• DIVERSIFY YOUR INCOME

Anxiety about spending money can stem from a lack of stability in your income. If you depend on clients or commission for a consistent paycheck, it can be hard to justify spending money on things that feel frivolous or self-indulgent, like relaxation and travel.

While you need a certain amount of money to save and pay your bills, your ability to earn more money has no limits. Try getting a side job. If your day job pays enough to cover your bills, put your side job directly into a “fun money” account for travel, nice dinners, a savings goal, or whatever else helps you enjoy life.

You will not only have fun money but also a way to diversify your income. If you lost your main source of income, you have another income stream to help you through.

Another example is that you could find ways to make money like take your used clothes to a consignment shop instead of Goodwill or sell them on eBay.  Get rid of unused furniture or offer services like babysitting, yard mowing, or anything that can help your grow your income instead of spending it. While these ideas are probably not a steady income stream you are giving yourself an opportunity to create more income. If you have more time, focus on developing a consistent side job.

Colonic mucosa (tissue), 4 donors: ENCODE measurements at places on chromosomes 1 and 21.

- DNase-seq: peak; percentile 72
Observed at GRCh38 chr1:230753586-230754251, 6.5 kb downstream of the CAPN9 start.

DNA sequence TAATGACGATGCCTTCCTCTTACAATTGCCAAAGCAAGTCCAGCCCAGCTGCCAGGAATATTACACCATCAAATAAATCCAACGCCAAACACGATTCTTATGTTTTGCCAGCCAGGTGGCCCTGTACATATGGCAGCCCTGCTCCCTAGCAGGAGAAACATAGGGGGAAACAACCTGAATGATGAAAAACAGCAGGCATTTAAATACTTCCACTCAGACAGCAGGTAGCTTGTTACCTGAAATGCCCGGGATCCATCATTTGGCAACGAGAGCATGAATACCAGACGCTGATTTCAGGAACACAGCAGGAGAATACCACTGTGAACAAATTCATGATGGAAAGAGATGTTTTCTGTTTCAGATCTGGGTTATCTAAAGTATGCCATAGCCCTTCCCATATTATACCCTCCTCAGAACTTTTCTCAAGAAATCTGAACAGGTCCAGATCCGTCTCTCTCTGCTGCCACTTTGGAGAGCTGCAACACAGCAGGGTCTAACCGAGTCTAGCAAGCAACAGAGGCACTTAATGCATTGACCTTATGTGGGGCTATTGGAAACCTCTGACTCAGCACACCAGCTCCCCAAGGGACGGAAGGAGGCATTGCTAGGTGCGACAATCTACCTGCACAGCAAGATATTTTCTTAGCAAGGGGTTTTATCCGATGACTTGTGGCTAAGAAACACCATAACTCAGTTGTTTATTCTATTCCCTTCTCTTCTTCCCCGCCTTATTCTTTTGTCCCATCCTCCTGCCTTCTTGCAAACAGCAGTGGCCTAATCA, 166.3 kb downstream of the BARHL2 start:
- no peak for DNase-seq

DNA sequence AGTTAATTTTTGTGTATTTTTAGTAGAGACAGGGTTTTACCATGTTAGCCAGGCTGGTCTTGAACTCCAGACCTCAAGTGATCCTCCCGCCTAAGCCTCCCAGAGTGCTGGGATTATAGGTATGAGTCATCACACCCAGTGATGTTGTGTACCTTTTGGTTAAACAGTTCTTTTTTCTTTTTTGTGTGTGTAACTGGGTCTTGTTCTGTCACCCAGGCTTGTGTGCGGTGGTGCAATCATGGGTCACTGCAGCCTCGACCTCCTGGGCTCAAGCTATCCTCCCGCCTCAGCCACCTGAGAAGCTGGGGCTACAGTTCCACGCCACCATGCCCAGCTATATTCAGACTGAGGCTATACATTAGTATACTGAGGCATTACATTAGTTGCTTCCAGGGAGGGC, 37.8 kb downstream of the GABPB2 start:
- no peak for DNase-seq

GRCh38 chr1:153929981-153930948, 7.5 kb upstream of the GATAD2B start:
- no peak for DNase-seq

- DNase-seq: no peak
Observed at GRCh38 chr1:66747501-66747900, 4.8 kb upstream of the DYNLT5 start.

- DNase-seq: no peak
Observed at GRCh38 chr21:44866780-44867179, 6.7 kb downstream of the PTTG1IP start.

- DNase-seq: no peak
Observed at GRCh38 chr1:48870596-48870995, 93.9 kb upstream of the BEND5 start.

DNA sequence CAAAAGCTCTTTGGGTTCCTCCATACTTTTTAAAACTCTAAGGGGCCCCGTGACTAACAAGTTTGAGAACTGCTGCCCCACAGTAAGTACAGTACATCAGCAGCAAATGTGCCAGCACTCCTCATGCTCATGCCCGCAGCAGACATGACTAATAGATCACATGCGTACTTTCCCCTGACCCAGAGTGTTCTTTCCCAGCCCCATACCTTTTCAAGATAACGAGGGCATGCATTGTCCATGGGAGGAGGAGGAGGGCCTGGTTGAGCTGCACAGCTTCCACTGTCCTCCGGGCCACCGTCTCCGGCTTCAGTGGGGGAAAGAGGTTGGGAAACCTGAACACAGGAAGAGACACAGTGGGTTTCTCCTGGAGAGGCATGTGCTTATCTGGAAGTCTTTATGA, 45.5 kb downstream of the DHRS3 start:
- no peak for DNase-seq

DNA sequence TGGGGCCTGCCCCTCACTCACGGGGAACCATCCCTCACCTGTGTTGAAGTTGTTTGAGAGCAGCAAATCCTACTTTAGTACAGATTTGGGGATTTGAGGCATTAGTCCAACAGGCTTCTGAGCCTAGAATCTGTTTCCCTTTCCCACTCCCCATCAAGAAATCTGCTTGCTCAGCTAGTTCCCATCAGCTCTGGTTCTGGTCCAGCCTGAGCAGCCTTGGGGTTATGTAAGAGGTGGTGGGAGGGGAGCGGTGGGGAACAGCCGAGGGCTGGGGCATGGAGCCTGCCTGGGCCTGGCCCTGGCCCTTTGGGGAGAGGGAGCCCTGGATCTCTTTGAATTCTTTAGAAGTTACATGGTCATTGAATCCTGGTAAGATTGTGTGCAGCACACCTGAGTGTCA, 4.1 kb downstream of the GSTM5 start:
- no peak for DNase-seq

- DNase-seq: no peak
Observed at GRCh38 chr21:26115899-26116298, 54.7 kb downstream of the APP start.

TO SUM IT UP

Is it really all about money? Some people equate spending money with happiness, but that is  not always the case. If you work a lot and make more than enough money to do what you please, you may want to consider taking a step back and spending some of your time. Think about a cause that means a lot to you and spend some of your time helping out. Offer your skills to a cause, and be open to whatever they want you to do. Your time is money, and giving back in this way can have innumerable benefits for both you and your cause.

There is no reason to deny yourself happiness because you are constantly anxious about money.  Focus on reducing debt and saving and allow yourself to have some fun. Try not to be paralyzed by money fears.

By determining what is important to you and working your way to those goals, you can enjoy life and take care of your future at the same time. Anxiety over spending is frustrating and sometimes even debilitating. Learning to deal with this anxiety can help you practice better money management, clean up your credit, and set and achieve financial goals. Taking steps to address the cause, not just the symptoms of your anxiety can help you lead a happier life.

If you need any guidance regarding your financial situation give us a call. At Molen and Associates we pride ourselves in educating our clients, building your financial vision, and work with you to plan out your best and most successful future.

 

https://thephysicianphilosopher.com/fear-of-spending-money/

https://www.debtfreedr.com/fear-of-spending-money/

https://blog.mint.com/trends/what-does-fear-of-spending-really-mean-0413/

https://www.fearof.net/fear-of-money-phobia-chrometophobia-or-chrematophobia/

https://www.findjoy.com/2018/11/19/how-i-got-over-my-fear-of-spending-money/